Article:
Horns (6 out of 10) Directed by Alexander Aja; Keith Bunin (screenplay), Joe Hill (novel); starring Daniel Radcliffe, Juno Temple, Max Minghella; rated R (sexual content, some graphic nudity, disturbing violence including a sexual assault, language and drug use); in limited release and on VOD; running time: 120 minutes.
It all starts with our defacto hero Ig Perrish (Daniel Radcliffe) waking up and finding actual horns growing out of his head. Strangely no one seems to find them surprising. His life is a mess. He has been accused of brutally murdering his girlfriend. A girl that everyone loved. And even his family doubts his innocence. And as his anger and frustration (he isn’t completely sure if he did it or not himself) grows, he sprouts a pair of devil’s horns outa the top of his head.
Everyone that he runs into begins acting strangely around him, telling him whatever is going through their minds as if the filter of their subconscious has been removed. They want to tell him the truth. But not just the everyday truth; they want to tell him the underneath truth. The reason behind the truth. Their ids are totally unleashed and they can’t lie at all. They also become extremely suggestible which leads to some fun if not obvious comic moments.
That is what happens to Ig in the movie (directed by Alexandre Aja – "The Hills Have Eyes", "Mirrors" and "High Tension"), and the novel it is based on (by Joe Hill – "Locke & Key", "Heart Shaped Box"),but the movie does it less convincingly. It hits all the right points, but just can’t seem to commit to the premise and as a result doesn’t completely get over the hump.
It really tries hard to capture the charm and psychological torment of the book, but the whole thing was strangely blandly unemotional. It did things that read as emotion, but they were technical things, like lighting and strategic use of familiar music. The actors were all great, but no one was believable in their roles. I never got the sense that they really bought into the premise. As if it actually was real. I think they got it as metaphor, but not as reality and for something like this, you have to sell it as reality.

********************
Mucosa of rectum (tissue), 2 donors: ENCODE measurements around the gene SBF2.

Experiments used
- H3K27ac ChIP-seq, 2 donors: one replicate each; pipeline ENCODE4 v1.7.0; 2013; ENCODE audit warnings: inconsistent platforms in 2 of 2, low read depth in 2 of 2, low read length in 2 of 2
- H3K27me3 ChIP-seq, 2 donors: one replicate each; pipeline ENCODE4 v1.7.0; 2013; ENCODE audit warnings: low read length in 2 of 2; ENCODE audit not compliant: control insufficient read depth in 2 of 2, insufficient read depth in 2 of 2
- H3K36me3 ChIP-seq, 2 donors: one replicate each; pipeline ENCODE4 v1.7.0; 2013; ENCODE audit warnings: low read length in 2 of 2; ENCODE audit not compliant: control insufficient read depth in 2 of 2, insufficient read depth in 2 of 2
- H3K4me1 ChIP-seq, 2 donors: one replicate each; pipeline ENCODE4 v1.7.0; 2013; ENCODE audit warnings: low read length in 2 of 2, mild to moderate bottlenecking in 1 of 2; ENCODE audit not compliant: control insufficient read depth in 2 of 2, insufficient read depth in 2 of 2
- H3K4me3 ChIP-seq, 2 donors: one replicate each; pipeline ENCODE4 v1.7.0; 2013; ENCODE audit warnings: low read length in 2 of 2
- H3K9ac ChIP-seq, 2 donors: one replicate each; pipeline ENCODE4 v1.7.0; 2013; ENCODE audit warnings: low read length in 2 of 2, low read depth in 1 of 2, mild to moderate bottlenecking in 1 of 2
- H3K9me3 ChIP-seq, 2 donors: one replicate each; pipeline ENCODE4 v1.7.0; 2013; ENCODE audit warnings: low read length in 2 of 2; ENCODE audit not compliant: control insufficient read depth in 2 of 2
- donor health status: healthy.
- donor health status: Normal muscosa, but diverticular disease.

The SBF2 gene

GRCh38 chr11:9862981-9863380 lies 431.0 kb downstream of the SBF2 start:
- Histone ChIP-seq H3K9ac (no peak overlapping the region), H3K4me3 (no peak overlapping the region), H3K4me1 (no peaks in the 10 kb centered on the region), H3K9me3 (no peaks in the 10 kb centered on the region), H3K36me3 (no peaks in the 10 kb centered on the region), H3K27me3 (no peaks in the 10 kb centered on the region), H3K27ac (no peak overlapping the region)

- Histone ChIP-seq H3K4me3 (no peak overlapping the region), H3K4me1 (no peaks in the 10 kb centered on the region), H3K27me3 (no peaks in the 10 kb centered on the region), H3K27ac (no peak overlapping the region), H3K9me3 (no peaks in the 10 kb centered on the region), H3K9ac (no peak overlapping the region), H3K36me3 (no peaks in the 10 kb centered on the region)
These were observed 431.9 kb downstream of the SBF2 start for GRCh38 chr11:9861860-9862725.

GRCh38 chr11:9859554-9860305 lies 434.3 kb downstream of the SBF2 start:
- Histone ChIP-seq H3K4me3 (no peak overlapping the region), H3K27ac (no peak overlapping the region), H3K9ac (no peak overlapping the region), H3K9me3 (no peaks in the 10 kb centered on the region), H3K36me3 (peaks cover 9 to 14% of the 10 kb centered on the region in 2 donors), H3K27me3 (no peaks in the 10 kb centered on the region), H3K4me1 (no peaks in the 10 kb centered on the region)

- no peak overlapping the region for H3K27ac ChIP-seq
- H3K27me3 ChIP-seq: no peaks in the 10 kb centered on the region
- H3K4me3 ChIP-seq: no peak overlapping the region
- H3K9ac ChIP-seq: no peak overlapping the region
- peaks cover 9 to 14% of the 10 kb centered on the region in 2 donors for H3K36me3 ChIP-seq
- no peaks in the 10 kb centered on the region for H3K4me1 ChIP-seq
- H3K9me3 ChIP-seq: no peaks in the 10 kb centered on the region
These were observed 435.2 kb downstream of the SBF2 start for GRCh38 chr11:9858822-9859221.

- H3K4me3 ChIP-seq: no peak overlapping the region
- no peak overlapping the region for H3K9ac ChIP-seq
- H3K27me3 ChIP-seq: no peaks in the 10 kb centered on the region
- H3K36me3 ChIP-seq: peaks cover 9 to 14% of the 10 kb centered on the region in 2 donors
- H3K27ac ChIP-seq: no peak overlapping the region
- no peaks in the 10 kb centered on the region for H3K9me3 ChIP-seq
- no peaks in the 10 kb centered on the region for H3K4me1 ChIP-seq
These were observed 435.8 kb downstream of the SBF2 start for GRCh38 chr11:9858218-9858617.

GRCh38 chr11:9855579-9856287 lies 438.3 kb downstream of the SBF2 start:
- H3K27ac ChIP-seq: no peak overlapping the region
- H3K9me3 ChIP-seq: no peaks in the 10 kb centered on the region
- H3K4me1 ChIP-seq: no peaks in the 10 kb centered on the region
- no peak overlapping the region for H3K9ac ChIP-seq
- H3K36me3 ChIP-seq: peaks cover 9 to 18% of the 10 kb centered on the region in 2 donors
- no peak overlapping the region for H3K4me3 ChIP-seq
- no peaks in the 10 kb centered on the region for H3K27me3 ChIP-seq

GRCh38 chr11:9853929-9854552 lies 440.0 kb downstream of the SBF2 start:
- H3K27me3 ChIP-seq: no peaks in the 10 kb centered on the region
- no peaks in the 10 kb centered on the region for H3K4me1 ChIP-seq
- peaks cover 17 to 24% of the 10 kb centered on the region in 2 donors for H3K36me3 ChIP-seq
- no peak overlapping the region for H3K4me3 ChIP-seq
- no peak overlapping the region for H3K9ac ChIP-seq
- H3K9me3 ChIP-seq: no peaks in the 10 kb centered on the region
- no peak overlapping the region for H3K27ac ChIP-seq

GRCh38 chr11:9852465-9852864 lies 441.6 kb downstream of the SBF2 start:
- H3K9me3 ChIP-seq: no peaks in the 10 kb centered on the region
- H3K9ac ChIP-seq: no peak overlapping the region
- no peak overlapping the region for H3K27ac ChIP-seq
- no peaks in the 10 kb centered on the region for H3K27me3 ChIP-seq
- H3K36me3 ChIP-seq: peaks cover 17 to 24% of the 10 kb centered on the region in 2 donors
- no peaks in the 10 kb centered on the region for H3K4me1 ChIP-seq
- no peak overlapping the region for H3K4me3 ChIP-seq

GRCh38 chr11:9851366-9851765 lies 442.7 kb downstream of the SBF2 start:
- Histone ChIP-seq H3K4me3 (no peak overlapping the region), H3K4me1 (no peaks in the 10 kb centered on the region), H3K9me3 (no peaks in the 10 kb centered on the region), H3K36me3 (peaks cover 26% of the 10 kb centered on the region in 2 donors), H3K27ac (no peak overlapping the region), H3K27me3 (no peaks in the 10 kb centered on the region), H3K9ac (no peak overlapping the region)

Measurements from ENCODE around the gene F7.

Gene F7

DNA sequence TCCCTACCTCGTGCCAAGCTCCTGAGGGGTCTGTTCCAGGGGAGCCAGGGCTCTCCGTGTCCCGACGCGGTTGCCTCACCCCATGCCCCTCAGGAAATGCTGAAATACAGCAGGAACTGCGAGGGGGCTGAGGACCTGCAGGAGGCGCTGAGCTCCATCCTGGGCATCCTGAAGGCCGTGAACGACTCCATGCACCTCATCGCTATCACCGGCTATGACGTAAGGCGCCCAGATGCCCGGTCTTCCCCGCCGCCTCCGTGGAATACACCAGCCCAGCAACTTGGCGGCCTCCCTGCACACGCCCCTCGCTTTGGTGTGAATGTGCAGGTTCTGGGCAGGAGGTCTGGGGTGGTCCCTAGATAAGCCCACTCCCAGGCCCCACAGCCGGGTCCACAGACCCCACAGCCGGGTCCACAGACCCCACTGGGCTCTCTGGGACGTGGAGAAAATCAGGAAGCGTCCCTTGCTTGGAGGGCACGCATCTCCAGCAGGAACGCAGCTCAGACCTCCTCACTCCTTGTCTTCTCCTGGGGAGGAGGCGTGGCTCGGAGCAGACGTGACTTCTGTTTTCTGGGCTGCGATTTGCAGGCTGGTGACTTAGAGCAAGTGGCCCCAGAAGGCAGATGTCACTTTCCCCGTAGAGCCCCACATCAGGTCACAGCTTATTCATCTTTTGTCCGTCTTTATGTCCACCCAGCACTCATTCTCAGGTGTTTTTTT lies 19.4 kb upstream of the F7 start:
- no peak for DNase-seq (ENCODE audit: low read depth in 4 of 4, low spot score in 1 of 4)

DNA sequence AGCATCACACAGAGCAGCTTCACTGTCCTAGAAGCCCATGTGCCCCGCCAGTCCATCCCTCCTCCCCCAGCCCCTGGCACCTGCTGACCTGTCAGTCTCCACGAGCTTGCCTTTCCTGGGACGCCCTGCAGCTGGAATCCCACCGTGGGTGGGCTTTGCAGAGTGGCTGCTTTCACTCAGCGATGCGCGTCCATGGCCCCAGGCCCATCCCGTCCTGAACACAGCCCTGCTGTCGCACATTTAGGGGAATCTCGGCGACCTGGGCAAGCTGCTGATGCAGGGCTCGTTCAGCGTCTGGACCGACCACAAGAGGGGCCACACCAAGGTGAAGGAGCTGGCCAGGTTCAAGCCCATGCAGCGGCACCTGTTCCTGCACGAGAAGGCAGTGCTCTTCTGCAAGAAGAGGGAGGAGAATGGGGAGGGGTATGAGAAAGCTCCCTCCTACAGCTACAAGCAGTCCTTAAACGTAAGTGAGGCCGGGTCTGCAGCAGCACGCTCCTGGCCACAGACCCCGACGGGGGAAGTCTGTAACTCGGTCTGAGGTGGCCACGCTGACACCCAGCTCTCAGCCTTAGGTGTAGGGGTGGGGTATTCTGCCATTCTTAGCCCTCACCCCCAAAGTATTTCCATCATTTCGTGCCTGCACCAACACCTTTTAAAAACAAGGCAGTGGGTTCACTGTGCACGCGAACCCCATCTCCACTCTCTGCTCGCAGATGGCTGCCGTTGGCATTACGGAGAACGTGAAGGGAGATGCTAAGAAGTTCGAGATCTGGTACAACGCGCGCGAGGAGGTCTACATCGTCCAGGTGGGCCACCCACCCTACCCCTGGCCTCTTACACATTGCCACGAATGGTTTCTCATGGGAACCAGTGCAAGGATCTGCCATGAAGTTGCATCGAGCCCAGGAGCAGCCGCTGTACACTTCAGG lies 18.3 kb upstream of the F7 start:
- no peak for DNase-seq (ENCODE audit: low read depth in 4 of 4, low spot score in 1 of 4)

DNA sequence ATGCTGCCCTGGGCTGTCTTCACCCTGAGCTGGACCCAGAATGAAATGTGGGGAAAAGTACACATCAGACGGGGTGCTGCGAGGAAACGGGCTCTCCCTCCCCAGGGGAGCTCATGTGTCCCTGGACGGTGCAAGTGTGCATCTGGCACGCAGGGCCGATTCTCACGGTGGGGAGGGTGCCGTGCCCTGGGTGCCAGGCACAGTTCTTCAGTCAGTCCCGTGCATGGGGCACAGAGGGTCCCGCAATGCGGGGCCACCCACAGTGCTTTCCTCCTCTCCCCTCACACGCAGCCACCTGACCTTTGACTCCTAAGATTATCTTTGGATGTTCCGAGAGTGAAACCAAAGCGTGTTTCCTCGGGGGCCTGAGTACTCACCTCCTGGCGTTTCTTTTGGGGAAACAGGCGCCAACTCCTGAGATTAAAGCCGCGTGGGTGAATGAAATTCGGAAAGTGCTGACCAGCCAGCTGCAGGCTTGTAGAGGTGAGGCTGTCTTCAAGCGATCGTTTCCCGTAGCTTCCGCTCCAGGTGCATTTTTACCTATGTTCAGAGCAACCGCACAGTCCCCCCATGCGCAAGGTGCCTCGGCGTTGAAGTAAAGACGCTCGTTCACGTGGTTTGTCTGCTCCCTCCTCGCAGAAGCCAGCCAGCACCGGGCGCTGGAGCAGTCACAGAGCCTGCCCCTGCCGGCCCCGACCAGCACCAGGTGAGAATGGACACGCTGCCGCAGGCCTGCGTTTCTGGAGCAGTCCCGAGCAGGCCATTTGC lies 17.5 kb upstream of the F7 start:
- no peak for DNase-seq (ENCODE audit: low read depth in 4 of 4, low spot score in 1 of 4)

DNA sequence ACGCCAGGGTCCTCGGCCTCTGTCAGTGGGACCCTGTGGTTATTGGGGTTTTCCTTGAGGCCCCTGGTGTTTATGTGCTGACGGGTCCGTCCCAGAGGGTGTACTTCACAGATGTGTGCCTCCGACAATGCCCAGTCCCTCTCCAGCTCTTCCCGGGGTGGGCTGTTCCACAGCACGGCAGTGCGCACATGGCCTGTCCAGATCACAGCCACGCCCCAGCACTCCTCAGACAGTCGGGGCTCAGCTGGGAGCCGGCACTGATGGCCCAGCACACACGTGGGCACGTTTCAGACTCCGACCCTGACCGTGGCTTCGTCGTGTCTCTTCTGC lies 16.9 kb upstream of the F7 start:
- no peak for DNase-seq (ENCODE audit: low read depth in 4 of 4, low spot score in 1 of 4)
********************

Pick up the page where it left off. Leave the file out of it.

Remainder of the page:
Don’t get me wrong, it wasn’t bad, but it didn't deliver emotionally for me, and, let’s be honest, the whole thing rests on emotion. The emotions, confused and lost and hurt, of Ig. The love for Ig of Merrin (his girlfriend), the disappointment of his parents. The anger of the townspeople. It is all about love and hurt and anger and redemption, but the movie misses all of that feeling.
How would you feel if you woke up with horns growing out of your head and everyone thought you had committed something so heinous? There would be turmoil and angst and loss. Not just binary emotional markers: "I am quiet so I am being thoughtful, now I am yelling so I am being angry". It would be a tapestry and slow slides up and down and all around. There is no nuance to tonal shifts here, they just are.
Joe Hill, the author of the book, is the son of Stephen King, and as a writer, he really is a kinda Stephen King Jr; his books are shorter and more energetic, but he still fills them with Bob Dylan song quotes and deeply tormented characters who spend the whole story paying for being human. But his work is more optimistic than his father’s. I wish the movie had more of that. It is what made a ludicrous premise in the book actually work.
And technically Aja is very solid. It looked good and the effects work was all pretty strong. I couldn't track down the production budget, but my assumption is that it was fairly low and if so, the filmmakers did a good job of stretching it out.
I didn't hate it, but I didn't love it either. I wanted it to be a lot more than it was, but there is a lot worse on the screens out there. It is worth a viewing, but maybe not on the big screen with all of the trappings.
"Horns" is currently playing in limited Theatrical release and on Streaming and Video On Demand.
(Also, go read the whole run of “Locke & Key” right now. It is pretty much brilliant.)